Cardboard layer

Asked May 17, 2020, 6:13 AM EDT

If I am filling a raised bed with 10 inches of soil do I need to lay a layer of cardboard over the bottom? We dug up the grass, but should I also place cardboard over the bottom? If I am growing tomatoes will the roots be obstructed by the cardboard before the cardboard breaks down? Thank you for any help.


6 Responses

Hi- you do not need the cardboard layer, especially since you removed the turf. If you do this again, you can cut the turf very low, cover with a layer of cardboard and then the 10 inches of soil. That way you don't have to dig up the turf- it decomposes in place naturally. Unwaxed cardboard will break down in 1-2 months in later spring and plant roots can grow through it, when it weakens sufficiently, into the native soil.

If you decide to put the cardboard down now and plant, your tomato plant roots may be constricted, especially if they are large.

Thank you again. Yes, will definitely be doing this again. Yes, Digging up turf is harder than I realized, but starting a raised bad has still been a lot of fun. My dad wanted me to put this together on short notice and so I’ve been try to scramble for materials and to figure out what I have to do. Next year I will save all my leaves to try and compost. Here’s the stacked stone bed with a bit of the leafgro, more hopefully to be delivered soon. Although next year for a 2nd raised bed I think wood is what I’ll do. Thanks for answering these questions I wish I’d done this years ago.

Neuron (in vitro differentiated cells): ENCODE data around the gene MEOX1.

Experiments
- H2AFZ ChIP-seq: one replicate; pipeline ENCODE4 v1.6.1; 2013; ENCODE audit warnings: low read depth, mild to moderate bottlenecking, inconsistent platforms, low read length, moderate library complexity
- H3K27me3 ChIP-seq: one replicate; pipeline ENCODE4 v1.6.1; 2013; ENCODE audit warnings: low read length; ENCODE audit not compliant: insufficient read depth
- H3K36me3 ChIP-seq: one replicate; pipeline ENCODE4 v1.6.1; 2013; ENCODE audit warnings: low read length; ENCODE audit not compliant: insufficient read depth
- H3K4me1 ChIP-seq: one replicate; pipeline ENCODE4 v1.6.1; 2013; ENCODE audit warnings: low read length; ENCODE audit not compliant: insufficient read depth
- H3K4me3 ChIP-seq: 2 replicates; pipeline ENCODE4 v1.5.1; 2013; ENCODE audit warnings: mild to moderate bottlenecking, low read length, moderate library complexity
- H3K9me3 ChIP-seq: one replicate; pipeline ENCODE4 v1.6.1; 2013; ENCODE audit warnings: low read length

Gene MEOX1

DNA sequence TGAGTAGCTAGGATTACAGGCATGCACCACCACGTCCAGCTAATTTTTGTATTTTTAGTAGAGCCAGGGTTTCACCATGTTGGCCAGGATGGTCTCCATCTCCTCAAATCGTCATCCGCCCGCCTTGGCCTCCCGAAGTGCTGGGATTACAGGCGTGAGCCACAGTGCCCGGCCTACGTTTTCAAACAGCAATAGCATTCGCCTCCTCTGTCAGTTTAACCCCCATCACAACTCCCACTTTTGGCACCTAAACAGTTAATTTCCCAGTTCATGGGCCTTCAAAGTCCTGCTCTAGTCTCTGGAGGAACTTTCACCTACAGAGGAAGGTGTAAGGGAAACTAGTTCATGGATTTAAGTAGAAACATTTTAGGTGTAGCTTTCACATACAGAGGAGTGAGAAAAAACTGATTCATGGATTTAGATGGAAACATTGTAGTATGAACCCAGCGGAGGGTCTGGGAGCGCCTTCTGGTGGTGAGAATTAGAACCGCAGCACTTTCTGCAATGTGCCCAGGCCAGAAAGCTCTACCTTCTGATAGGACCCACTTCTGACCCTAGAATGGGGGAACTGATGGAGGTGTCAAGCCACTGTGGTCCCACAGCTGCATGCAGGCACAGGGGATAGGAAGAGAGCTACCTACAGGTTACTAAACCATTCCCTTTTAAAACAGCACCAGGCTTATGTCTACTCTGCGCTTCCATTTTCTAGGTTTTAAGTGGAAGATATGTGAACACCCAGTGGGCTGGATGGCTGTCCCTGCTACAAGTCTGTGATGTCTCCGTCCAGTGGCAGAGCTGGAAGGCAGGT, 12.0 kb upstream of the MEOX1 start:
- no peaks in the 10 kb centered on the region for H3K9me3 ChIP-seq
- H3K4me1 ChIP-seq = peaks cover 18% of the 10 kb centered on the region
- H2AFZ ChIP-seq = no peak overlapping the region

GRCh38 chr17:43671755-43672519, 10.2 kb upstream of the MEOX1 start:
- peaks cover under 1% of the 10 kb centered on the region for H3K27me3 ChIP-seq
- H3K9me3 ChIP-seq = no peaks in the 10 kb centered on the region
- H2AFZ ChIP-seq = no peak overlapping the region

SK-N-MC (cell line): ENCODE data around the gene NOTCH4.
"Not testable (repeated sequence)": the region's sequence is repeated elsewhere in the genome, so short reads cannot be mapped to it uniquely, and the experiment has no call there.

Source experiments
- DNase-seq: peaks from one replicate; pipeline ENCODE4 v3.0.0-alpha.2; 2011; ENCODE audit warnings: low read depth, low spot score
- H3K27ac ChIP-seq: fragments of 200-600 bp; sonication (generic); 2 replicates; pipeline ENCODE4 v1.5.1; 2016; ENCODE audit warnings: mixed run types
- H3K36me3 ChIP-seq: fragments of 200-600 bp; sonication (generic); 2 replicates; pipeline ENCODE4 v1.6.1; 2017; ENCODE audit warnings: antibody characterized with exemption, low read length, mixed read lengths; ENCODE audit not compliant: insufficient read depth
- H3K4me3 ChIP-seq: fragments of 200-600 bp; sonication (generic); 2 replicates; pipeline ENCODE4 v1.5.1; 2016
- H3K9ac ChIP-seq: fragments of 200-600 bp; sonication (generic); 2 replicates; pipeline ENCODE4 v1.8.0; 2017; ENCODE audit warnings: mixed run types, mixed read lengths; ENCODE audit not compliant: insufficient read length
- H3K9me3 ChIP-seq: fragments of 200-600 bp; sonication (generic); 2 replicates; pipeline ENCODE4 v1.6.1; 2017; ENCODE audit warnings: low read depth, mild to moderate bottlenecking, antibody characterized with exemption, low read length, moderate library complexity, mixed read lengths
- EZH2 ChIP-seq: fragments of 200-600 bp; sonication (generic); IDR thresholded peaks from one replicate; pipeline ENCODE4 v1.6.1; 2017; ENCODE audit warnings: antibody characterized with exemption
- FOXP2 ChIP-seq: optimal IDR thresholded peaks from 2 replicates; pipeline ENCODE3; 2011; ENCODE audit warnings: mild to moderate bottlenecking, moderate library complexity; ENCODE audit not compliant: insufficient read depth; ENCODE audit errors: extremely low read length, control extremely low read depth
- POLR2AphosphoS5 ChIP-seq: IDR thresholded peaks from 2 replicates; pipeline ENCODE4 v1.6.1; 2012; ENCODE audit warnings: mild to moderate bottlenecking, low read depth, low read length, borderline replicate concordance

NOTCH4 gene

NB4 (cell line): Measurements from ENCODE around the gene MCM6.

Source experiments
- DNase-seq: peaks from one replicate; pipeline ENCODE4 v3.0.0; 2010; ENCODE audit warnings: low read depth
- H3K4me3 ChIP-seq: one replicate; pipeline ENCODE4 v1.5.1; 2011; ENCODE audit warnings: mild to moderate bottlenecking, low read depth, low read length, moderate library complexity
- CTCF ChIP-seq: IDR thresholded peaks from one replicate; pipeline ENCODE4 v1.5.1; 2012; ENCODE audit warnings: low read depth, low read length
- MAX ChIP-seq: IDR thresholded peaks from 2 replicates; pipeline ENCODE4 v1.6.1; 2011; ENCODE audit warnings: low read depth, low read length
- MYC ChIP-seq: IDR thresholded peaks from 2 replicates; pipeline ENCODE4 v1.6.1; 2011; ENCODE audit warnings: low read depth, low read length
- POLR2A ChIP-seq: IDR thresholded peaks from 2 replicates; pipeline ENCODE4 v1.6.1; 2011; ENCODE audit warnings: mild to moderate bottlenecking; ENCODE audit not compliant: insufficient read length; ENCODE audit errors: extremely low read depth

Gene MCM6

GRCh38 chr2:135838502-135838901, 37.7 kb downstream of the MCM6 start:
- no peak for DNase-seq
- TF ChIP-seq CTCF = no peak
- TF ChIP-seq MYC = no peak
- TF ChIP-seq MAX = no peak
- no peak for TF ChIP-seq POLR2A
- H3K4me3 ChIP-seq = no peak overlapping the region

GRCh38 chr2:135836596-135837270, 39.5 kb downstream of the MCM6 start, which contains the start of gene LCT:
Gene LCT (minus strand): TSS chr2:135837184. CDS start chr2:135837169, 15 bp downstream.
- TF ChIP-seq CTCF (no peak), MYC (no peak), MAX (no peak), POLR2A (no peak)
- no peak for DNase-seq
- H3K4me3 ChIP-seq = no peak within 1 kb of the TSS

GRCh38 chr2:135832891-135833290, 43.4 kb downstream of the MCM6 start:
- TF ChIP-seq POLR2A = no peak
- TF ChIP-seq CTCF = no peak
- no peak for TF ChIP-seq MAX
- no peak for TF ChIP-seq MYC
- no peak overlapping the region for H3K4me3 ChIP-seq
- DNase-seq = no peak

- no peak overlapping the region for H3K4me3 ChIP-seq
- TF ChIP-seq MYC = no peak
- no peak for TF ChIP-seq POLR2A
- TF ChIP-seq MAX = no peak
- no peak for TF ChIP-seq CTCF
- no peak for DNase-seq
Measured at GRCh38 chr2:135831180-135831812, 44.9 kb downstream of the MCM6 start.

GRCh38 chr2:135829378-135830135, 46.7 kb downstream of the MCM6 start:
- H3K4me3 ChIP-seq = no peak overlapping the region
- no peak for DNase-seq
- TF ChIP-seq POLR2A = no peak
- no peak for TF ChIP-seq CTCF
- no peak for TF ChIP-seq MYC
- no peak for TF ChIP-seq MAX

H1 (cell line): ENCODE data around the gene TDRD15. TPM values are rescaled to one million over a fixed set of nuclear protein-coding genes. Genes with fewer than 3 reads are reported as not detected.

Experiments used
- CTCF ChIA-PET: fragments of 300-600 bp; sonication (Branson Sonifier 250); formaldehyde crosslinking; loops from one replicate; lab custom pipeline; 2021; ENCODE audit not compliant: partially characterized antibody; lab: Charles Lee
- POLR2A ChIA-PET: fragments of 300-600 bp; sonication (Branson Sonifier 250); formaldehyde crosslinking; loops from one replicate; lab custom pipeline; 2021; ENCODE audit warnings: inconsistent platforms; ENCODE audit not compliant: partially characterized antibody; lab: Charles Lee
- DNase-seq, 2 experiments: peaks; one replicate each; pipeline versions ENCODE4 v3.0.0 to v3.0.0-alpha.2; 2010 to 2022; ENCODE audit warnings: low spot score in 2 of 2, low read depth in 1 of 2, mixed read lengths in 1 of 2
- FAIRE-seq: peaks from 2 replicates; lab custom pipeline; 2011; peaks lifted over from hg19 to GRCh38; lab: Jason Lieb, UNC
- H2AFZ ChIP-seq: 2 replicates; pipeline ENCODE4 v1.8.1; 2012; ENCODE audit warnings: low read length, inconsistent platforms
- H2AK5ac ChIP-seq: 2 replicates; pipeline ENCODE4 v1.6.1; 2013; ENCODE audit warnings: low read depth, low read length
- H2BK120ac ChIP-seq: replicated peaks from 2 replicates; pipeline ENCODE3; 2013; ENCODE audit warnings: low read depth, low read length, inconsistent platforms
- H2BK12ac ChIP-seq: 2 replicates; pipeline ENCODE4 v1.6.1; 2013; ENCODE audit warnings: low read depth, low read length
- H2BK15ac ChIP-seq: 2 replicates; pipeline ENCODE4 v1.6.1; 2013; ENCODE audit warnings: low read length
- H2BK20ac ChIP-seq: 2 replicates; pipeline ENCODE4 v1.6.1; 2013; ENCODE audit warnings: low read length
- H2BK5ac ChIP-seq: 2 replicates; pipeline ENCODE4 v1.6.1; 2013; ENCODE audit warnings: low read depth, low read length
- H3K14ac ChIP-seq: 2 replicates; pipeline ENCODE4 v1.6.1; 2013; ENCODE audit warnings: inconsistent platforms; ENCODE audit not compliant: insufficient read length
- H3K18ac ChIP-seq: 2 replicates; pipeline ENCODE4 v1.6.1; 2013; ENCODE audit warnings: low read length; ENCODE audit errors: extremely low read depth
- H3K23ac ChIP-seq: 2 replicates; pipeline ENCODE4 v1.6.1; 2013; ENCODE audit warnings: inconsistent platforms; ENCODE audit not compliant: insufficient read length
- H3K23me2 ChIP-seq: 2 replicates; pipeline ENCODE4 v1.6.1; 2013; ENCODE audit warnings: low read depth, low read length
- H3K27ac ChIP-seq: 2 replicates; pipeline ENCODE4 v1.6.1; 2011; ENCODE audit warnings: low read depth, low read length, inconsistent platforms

Thanks for sharing the photo. A truly unique raised bed!

Thank you! Although I think I made a mistake. I put the leaf gro Leaf compost soil conditioner down yesterday Because I was waiting for the soil to be delivered today and didn’t Want to leave the soil bare after digging off the top of the grass. But today I got a lot of flies. And looking it up putting so much organic matter down on the ground and wetting it probably attracted the flies. Any advice on how to fix it?

Hi- lots of different types of insects are on the move now- emerging from overwintering, swarming, mating, etc. Some species lay their eggs in organic matter. The flies, regardless of species, are harmless and will not affect your garden.

Great, thank you so much.